We all know just how much exercising can help our overall health, but stretching is just as important as the exercise itself. Stretching our muscles is a key part of keeping the muscles flexible, strong, and healthy in order to maintain our range of motion in our joints. Without consistent stretching, the muscles can shorten and become tight, so when you begin to use them, they’re weak and unable to extend, which puts you at risk for joint pain, strains, and muscle damage (1). But that’s not the only benefit of stretching, below we take an in depth look at the science behind stretching and why it’s so good for you.
There’s a reason you often see professional athletes stretching before a game, not only does it help improve your range of motion, it also helps to improve your performance. One study found that stretching before physical activity helps to prepare your muscles for it (2). It helps to improve your circulation and therefore make it easier for you to move during your activity.
Regular stretching has been shown to help strengthen the muscles and make them less susceptible to injury. “Stretching within a warm-up that includes additional post stretching dynamic activity is recommended for reducing muscle injuries and increasing joint range of motion,” says one systematic review (3). Stretching helps to strengthen both the muscles and the tendons, which helps to improve recovery time and reduce the chance of injury.
Bad posture is usually down to a muscle imbalance. “Imbalance limits the movement of the tendons and muscles and makes normal exercise and movement difficult. Additionally, incorrect posture can cause pain,” says one study that researched the effects of stretching on posture. They found that a combination of stretching and muscle strengthening in specific muscle groups can help rectify that imbalance, reduce musculoskeletal pain and encourage proper alignment (4).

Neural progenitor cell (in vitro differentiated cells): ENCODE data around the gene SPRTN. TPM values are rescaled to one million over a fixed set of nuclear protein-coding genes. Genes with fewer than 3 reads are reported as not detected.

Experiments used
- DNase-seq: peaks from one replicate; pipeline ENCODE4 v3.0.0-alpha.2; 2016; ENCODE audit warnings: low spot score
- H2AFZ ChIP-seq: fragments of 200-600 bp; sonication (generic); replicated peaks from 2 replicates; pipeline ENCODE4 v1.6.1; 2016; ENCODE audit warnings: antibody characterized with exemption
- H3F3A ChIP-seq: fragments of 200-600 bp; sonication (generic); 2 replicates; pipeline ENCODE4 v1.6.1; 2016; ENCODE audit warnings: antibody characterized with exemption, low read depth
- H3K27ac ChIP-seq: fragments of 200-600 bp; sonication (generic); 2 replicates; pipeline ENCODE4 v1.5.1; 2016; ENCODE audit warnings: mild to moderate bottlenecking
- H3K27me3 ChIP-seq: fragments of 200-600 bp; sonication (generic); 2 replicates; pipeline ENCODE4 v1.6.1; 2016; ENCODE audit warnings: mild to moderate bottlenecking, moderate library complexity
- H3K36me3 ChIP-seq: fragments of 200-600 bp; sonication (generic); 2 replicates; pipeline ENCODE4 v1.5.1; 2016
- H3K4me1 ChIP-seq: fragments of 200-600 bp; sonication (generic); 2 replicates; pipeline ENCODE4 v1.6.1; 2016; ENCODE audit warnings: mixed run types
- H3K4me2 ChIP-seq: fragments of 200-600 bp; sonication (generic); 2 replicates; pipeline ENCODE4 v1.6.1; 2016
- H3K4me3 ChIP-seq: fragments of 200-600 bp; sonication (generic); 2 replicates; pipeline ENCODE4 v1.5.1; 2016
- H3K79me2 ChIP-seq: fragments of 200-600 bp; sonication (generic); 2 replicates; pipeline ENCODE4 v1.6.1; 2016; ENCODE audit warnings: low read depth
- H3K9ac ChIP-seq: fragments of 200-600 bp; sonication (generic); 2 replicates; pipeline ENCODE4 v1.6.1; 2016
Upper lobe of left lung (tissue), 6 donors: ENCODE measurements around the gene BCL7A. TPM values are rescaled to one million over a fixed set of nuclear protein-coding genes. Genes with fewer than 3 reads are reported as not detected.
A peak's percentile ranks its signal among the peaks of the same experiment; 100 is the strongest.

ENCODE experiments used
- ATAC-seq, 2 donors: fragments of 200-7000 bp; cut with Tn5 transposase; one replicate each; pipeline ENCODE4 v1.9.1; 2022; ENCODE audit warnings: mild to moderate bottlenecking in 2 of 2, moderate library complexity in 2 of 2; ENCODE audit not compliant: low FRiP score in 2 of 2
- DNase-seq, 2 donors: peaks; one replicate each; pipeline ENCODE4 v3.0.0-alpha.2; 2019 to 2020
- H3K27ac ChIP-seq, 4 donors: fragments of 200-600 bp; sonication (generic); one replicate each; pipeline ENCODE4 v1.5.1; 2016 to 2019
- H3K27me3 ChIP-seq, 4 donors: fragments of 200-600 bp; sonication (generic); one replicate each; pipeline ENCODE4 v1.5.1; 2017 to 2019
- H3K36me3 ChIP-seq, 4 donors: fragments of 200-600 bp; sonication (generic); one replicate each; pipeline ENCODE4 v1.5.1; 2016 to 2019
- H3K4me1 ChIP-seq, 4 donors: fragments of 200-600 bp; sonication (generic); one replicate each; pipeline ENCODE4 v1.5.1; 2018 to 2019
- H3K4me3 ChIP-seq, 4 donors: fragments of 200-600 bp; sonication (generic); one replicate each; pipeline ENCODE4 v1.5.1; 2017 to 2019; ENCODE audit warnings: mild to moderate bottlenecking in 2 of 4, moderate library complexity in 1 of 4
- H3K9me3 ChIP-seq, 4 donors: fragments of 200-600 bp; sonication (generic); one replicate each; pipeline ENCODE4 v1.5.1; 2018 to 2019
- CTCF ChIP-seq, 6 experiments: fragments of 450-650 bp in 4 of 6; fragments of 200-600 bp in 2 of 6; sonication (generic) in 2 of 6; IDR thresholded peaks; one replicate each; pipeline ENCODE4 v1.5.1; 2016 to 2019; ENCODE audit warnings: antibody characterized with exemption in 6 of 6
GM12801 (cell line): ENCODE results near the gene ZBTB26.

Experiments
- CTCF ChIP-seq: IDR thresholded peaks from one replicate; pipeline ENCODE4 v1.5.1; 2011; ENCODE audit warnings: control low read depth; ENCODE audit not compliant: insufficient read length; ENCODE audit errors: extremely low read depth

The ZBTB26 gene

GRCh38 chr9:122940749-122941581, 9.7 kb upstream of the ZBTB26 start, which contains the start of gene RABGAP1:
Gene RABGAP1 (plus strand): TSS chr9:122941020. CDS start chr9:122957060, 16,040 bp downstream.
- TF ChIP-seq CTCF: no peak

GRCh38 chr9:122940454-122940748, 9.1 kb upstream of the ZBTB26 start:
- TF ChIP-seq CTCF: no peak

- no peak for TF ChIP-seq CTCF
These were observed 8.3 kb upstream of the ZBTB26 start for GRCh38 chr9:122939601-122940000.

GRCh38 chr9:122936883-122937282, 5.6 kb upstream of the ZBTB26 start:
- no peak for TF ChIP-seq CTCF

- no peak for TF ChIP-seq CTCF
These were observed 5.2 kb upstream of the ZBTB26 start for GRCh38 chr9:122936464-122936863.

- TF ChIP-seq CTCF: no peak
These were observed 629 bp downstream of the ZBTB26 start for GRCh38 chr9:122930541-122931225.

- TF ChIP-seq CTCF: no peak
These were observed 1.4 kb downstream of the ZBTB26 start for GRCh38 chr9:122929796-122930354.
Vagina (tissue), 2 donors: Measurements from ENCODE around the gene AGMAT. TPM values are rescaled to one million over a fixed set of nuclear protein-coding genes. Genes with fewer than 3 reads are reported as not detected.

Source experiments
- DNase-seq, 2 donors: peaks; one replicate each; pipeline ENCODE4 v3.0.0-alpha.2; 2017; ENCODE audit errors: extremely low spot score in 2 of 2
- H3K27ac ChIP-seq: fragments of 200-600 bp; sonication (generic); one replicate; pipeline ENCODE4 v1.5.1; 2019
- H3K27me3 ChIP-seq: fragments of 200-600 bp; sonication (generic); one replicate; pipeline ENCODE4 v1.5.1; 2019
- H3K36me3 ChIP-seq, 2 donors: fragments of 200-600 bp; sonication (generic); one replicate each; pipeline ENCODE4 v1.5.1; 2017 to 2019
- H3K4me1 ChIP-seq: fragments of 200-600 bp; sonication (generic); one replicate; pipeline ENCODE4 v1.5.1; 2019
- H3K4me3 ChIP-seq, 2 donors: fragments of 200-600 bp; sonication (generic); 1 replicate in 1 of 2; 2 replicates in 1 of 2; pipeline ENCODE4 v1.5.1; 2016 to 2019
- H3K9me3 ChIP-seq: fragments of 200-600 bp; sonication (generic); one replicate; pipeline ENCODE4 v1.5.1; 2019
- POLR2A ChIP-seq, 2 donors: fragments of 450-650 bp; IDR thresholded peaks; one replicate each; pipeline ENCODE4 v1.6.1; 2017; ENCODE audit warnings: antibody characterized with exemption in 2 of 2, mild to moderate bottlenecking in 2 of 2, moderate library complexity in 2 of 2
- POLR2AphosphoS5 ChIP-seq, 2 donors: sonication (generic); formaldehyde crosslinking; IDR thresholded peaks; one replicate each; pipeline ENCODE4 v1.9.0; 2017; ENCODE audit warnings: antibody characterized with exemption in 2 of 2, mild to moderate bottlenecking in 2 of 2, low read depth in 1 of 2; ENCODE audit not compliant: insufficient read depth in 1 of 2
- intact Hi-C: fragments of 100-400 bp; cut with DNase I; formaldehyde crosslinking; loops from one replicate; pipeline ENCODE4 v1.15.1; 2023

Stress is awful for your back and neck. When you experience both physical and emotional stress, your muscles tend to respond and tighten in your neck, shoulders, and upper back. Stretching those areas can help to mitigate these effects and if you focus on mindfulness and meditation while you stretch, it can give your mind a mental break. Regular stretching can help to keep your mind calm and focused. Including essential oils with this practice can enhance these effects and encourage your mind to calm even further. Not only will you be able to get the benefits of stretching, but also the physical and emotional benefits of essential oils.
Kinds of stretching
There are many different ways to stretch the body including dynamic, static, ballistic, PNF, passive, and active stretching. The most common of these are dynamic and static stretching. Static stretching is the act of holding a stretch for 10-30 seconds and is most beneficial for after exercise. Whereas dynamic stretches are active movements that cause your muscles to stretch, but it’s not held. It’s most beneficial before exercise to get your muscles ready for the movement, think swimmers doing arm circles before their event.
In order to start a stretching routine, take it slow and make yourself as comfortable as possible, using essential oils to help remind you to do it every day. For a good stretch, try this quick morning routine from our friends at LuluLemon.